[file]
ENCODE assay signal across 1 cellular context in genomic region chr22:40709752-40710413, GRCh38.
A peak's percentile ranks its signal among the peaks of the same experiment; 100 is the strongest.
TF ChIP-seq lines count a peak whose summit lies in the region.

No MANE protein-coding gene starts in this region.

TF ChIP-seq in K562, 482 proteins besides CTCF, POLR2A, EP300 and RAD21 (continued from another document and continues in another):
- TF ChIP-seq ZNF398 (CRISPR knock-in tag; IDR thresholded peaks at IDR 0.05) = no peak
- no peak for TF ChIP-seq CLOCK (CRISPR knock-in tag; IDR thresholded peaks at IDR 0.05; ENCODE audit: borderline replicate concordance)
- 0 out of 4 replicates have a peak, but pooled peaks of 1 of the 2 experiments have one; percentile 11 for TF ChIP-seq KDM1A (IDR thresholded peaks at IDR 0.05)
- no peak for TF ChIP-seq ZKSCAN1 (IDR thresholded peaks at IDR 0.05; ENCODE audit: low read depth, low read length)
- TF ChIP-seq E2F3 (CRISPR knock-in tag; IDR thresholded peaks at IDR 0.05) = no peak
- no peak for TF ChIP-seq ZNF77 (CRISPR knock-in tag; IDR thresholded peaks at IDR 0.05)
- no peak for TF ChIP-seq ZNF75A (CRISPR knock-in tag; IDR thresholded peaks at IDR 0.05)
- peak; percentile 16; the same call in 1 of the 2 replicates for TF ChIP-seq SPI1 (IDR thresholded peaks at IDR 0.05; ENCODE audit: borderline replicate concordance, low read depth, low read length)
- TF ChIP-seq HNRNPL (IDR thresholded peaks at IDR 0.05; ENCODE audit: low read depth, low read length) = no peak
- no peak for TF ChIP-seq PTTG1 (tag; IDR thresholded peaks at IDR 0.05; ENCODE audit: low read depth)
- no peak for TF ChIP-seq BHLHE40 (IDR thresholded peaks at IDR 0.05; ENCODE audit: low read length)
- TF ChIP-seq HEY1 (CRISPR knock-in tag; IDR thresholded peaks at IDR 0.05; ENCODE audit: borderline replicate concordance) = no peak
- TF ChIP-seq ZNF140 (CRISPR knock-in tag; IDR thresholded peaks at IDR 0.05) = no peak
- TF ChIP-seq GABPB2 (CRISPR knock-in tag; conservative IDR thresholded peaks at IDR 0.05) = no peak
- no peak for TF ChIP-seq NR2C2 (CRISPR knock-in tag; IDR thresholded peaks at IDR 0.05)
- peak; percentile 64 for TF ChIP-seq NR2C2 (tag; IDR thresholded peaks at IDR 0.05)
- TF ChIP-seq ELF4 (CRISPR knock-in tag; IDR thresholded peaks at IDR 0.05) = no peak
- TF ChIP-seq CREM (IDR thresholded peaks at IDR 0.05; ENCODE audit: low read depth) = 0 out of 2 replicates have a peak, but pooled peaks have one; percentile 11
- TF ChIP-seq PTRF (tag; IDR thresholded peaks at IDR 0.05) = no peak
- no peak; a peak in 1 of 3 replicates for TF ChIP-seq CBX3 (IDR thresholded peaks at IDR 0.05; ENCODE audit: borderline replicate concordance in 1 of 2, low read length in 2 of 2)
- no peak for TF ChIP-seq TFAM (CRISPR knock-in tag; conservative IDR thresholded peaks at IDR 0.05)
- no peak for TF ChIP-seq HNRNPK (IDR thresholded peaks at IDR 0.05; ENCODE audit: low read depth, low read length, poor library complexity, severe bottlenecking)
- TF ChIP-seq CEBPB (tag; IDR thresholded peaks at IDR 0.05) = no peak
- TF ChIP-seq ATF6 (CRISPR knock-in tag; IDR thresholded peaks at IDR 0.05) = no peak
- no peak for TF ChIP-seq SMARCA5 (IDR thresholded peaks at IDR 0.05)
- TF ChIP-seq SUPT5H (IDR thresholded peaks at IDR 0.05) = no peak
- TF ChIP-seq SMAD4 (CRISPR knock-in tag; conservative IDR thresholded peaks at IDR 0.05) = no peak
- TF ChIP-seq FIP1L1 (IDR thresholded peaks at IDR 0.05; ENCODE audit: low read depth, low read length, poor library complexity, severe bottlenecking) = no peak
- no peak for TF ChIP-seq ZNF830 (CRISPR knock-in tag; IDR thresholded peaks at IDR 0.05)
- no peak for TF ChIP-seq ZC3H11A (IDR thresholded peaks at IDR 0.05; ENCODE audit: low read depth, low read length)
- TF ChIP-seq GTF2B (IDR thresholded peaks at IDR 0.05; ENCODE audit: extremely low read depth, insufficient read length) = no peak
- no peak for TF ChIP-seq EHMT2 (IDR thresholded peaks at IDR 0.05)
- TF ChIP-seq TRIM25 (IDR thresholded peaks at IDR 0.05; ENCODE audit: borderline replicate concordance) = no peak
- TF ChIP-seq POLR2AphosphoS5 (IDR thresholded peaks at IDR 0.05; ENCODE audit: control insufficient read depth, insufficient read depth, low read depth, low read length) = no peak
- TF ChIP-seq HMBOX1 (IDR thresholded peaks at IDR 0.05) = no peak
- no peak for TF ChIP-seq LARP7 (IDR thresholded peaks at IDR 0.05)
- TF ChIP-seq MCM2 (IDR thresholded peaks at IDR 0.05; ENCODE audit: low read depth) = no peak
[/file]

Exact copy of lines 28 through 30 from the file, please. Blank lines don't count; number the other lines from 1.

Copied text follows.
- TF ChIP-seq CEBPB (tag; IDR thresholded peaks at IDR 0.05) = no peak
- TF ChIP-seq ATF6 (CRISPR knock-in tag; IDR thresholded peaks at IDR 0.05) = no peak
- no peak for TF ChIP-seq SMARCA5 (IDR thresholded peaks at IDR 0.05)